He said there were no guests inside.

Wilson said he and Quilcene firefighter Kevin Croft arrived just minutes after the first call from the county’s emergency dispatch center.

“We saw the smoke and we were in the engine before the tone came out,” Wilson said.

They arrived with 1,000 gallons of water, which he said was hardly enough to control the rapidly spreading fire. They used a hose to try containing it to one corner of the building, but the two-story structure was quickly engulfed in flames.

Wilson said the wooden structure – built in 1917 – was so flammable that “you’re not going to stop it once it gets a hold.”

Several more of Wilson’s Fire District 2 (Quilcene/Dabob) volunteers arrived minutes after he did, and then volunteers from other districts began arriving steadily. It was nearly 10 minutes before a tanker carrying an additional 3,000 gallons of water arrived, he noted.

One group of firefighters trained a hose on the towering flames. A superior told them to save the water.

So the firefighters went on the defensive, soaking nearby homes and the hotel’s guest cottage to keep those from catching fire as they were pounded by intense heat. Wilson estimated the fire’s temperature at 1,500 degrees – hot enough, he said, to ignite buildings from a distance.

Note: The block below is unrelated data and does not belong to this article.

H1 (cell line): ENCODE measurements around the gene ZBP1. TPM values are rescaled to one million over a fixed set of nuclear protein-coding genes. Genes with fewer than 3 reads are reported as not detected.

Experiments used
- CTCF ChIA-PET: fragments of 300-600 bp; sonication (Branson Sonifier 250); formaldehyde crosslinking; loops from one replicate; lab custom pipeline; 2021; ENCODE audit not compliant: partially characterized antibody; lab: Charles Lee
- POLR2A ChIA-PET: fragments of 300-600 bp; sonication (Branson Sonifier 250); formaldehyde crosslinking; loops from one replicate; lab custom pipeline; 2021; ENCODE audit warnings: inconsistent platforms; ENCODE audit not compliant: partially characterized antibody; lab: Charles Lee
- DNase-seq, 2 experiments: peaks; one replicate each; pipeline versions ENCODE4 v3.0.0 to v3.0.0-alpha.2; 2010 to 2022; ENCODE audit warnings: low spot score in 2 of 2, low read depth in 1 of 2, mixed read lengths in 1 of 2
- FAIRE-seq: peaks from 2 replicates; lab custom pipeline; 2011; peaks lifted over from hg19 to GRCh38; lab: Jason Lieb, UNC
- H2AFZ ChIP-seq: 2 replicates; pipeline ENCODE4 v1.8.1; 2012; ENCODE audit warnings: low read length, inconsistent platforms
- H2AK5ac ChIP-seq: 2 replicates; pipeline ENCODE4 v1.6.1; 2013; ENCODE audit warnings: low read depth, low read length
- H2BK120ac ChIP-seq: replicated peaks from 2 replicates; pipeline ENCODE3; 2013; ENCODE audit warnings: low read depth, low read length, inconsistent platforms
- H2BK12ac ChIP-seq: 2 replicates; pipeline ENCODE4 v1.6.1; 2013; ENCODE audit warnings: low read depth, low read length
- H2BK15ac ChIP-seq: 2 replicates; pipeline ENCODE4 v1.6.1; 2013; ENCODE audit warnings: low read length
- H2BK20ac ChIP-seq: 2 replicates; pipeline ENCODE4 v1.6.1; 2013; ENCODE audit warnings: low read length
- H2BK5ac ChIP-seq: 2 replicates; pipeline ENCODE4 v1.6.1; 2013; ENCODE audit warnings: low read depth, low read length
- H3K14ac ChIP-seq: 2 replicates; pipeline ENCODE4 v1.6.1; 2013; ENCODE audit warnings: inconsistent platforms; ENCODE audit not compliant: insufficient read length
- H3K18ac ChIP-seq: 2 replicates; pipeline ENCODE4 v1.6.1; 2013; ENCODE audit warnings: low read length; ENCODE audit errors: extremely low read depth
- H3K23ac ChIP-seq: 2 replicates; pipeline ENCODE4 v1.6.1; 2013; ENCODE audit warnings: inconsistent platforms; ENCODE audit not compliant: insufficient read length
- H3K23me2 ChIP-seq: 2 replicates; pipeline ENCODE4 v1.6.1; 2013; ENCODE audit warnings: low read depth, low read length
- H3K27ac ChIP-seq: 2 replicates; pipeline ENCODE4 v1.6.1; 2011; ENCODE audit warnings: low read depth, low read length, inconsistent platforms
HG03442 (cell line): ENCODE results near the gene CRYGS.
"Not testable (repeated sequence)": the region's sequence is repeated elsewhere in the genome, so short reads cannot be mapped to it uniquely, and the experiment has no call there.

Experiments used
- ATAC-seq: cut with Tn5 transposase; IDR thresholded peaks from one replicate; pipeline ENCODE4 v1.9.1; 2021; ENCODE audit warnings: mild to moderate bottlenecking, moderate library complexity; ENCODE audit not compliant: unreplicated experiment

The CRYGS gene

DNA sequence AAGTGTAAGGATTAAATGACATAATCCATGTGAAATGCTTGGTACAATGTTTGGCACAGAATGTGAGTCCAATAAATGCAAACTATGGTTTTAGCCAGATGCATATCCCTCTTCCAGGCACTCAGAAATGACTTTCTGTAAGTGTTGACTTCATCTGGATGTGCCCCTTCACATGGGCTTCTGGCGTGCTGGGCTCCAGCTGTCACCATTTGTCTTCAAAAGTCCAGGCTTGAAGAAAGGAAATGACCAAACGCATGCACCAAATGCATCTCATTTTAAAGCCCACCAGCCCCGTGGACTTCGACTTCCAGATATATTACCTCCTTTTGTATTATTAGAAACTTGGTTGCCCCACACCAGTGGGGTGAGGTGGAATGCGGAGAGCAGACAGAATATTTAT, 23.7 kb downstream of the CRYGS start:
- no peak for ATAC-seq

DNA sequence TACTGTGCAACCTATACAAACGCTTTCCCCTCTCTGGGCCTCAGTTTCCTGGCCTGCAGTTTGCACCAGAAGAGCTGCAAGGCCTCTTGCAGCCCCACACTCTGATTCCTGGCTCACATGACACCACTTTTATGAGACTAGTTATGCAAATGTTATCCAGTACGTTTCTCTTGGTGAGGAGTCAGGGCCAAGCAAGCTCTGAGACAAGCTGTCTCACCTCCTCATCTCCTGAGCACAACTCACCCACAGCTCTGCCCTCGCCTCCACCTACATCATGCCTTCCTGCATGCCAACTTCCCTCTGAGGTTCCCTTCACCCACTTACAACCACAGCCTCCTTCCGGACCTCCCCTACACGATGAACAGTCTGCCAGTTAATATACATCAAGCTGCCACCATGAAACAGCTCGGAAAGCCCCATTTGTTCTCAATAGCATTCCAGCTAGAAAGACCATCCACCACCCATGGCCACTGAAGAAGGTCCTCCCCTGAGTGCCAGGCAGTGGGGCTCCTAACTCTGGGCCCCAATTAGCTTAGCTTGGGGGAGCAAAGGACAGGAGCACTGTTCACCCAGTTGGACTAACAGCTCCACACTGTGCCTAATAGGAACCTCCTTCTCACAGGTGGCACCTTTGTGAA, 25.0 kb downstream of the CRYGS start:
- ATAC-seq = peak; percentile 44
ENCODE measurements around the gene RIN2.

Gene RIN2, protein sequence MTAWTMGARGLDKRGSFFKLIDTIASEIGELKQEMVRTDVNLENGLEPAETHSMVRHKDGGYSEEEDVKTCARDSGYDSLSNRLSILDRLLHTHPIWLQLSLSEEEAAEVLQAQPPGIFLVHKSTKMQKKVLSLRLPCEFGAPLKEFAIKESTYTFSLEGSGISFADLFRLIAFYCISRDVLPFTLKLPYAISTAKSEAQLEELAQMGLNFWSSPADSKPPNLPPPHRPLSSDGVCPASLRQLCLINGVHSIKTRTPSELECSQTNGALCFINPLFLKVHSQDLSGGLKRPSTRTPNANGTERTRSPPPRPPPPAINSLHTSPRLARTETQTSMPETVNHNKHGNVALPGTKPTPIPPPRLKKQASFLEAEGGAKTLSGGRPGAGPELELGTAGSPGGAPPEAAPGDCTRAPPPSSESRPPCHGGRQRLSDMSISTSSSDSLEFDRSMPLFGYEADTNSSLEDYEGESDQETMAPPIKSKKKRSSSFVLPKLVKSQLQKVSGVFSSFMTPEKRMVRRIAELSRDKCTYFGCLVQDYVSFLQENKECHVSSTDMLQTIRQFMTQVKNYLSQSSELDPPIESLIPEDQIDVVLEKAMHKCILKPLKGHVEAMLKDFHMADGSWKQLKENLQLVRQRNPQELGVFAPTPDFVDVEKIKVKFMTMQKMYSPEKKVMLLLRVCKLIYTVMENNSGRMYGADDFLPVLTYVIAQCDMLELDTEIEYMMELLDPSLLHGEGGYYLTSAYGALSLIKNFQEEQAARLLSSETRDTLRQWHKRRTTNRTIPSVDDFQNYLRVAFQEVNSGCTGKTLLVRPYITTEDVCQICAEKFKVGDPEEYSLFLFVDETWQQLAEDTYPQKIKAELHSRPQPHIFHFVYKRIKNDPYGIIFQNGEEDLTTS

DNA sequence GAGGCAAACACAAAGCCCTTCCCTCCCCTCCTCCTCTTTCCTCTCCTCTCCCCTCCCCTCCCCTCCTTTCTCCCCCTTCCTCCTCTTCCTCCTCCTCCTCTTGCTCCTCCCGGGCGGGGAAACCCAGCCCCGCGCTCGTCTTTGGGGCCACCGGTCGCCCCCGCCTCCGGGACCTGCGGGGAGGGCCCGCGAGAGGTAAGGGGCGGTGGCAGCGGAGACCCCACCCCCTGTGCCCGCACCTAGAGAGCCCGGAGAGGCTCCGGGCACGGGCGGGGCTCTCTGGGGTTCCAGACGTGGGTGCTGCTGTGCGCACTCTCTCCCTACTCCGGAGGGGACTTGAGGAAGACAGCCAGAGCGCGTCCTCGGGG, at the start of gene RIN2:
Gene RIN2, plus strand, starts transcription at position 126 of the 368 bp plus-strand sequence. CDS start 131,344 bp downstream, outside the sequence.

Between 35 and 40 firefighters from five fire districts (Quilcene, East Jefferson, Brinnon, Port Ludlow and Discovery Bay) responded and used between 20,000 and 30,000 gallons of water, officials said. No other structures burned.

The cause of the fire, which Puget Sound Energy officials said knocked out electrical power for 966 customers, remains under investigation. One witness said he had seen a fire in a dumpster behind the hotel send flames licking up the back of the building.

Wilson hoped an arson investigation team would finish its work Tuesday, but he said it could be as long as a month before he can publish a final report.

Devastating loss

Seattle TV news helicopters circled overhead as the fire spewed black smoke. Dozens of residents stood and watched the building burn.

Hotel co-owner Rick Emmerson was among them.

“I knew once it started there was no way to put it out,” he said, shaking his head. “That was fast.”

Emmerson said he and his wife, Kathleen, had been filling the hotel with antique furniture since buying it six years ago.

“We were getting a pretty nice collection going,” he said.

They lived in the hotel, and their clothing and personal belongings were inside. Emmerson said they’d now live in the guest cottage.